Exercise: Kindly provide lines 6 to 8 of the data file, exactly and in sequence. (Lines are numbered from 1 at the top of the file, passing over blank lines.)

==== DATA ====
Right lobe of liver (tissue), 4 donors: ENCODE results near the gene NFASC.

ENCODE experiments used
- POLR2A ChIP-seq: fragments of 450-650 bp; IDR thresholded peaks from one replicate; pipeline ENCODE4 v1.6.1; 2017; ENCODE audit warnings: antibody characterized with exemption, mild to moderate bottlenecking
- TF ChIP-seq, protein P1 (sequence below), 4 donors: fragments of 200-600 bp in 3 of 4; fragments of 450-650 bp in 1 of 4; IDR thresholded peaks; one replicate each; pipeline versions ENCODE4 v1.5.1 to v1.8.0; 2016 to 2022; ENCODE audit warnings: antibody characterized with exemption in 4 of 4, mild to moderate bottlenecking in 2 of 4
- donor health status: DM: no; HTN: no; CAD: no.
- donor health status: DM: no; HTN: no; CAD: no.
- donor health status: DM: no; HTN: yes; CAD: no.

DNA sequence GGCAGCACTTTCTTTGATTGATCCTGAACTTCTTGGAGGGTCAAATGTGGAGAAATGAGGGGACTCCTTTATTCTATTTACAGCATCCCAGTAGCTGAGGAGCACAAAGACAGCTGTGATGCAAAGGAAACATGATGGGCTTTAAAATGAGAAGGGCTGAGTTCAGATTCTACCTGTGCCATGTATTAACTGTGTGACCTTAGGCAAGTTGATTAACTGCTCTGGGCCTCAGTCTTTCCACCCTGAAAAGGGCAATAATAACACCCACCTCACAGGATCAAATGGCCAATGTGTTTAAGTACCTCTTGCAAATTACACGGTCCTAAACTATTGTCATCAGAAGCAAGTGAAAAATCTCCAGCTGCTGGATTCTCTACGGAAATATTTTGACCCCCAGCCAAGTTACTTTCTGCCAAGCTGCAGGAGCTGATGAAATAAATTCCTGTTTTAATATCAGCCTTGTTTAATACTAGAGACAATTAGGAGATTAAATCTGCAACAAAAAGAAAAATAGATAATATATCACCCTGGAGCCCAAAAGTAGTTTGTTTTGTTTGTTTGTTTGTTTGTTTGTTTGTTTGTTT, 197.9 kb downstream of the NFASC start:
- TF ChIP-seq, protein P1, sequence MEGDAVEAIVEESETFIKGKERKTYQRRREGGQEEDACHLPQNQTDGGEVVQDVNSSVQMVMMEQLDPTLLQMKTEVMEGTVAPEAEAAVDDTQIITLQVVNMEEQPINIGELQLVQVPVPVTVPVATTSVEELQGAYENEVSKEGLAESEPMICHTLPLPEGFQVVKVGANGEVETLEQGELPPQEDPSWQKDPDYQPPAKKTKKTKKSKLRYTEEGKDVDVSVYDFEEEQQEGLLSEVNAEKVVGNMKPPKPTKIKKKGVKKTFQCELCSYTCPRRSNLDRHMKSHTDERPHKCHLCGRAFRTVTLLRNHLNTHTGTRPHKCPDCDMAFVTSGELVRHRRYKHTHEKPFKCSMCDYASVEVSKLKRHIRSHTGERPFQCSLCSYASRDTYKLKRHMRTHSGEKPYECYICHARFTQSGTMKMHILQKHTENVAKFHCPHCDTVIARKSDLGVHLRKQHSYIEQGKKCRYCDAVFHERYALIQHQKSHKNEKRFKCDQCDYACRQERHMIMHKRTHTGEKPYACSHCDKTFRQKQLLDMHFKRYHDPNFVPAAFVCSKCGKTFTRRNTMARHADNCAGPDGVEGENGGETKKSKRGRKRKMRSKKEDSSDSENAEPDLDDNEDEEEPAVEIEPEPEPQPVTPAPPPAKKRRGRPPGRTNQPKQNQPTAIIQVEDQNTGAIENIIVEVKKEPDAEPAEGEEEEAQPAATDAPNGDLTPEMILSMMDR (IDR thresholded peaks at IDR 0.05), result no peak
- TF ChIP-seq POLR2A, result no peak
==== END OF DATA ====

- donor health status: DM: no; HTN: no; CAD: no.
- donor health status: DM: no; HTN: yes; CAD: no.

DNA sequence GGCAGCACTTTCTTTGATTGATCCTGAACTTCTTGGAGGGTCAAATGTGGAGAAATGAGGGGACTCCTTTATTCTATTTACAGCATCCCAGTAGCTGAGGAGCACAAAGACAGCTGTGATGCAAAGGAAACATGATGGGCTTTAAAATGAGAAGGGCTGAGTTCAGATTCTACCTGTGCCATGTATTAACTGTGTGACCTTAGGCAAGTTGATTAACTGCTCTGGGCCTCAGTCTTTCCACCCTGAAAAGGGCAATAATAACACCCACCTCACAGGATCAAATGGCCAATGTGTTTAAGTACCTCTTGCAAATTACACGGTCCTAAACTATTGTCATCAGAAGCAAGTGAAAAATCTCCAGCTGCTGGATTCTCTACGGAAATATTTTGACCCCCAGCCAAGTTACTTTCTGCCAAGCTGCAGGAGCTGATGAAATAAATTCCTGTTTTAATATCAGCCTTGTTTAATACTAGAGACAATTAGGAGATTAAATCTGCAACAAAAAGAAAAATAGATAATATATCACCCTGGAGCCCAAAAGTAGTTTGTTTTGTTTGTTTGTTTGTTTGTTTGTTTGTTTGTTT, 197.9 kb downstream of the NFASC start: